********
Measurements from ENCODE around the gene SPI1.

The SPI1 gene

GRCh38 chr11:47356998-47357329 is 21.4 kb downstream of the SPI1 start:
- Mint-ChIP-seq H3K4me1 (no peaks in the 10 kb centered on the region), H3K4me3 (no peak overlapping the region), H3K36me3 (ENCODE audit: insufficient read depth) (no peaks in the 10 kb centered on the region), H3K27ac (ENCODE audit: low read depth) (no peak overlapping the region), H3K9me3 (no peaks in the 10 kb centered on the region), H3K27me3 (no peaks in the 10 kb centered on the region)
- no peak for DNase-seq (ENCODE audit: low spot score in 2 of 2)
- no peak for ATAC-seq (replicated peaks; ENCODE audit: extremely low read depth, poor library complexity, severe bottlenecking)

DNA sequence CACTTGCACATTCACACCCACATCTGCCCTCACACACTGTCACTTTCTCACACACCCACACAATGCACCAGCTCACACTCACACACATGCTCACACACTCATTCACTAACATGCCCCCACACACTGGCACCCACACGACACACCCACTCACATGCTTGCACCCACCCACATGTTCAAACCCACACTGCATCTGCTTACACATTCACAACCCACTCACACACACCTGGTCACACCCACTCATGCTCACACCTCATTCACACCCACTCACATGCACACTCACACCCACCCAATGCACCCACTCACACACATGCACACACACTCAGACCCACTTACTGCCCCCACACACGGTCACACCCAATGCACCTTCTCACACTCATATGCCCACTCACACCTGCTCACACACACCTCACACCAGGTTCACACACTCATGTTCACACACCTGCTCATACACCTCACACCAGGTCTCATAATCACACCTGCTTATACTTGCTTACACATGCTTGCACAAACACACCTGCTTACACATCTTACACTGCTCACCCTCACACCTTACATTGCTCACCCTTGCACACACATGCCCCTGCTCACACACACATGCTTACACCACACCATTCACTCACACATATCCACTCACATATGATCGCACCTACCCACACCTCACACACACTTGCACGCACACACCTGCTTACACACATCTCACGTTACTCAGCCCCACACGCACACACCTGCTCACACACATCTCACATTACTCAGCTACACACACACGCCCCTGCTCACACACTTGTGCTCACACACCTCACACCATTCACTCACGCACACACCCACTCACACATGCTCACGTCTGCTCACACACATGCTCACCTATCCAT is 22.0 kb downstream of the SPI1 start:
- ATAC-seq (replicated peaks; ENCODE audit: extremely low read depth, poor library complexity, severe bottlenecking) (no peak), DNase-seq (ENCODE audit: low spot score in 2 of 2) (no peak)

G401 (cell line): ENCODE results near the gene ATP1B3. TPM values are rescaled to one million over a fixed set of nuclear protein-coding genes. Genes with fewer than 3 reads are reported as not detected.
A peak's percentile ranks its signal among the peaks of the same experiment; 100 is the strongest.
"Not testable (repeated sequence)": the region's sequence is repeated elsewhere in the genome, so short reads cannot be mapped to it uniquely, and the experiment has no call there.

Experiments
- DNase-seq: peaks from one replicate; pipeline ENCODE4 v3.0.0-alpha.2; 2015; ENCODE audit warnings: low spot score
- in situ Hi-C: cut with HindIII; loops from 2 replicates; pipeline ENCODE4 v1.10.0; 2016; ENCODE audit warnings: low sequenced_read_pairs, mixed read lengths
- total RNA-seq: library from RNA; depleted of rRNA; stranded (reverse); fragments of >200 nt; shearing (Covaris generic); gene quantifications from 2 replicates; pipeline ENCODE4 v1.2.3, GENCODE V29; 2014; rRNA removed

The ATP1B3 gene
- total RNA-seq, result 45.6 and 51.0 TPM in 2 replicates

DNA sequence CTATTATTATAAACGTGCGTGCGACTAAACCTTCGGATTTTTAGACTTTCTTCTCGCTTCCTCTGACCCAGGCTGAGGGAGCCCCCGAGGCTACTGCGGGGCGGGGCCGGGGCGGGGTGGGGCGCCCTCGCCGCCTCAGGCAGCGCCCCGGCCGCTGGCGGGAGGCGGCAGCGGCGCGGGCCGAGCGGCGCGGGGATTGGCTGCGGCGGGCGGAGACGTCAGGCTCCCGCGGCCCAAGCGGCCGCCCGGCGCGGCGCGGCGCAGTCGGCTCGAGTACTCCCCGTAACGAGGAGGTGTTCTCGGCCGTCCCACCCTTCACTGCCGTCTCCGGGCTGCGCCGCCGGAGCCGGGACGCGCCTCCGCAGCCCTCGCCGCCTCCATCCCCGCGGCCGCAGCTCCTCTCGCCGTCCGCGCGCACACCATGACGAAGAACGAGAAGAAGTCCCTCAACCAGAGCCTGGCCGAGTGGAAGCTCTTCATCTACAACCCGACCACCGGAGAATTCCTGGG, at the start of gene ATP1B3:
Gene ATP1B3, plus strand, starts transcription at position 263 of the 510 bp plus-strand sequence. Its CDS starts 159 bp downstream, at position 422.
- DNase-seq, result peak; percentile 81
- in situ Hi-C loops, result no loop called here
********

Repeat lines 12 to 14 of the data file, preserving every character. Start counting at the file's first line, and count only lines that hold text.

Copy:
Experiments
- DNase-seq: peaks from one replicate; pipeline ENCODE4 v3.0.0-alpha.2; 2015; ENCODE audit warnings: low spot score
- in situ Hi-C: cut with HindIII; loops from 2 replicates; pipeline ENCODE4 v1.10.0; 2016; ENCODE audit warnings: low sequenced_read_pairs, mixed read lengths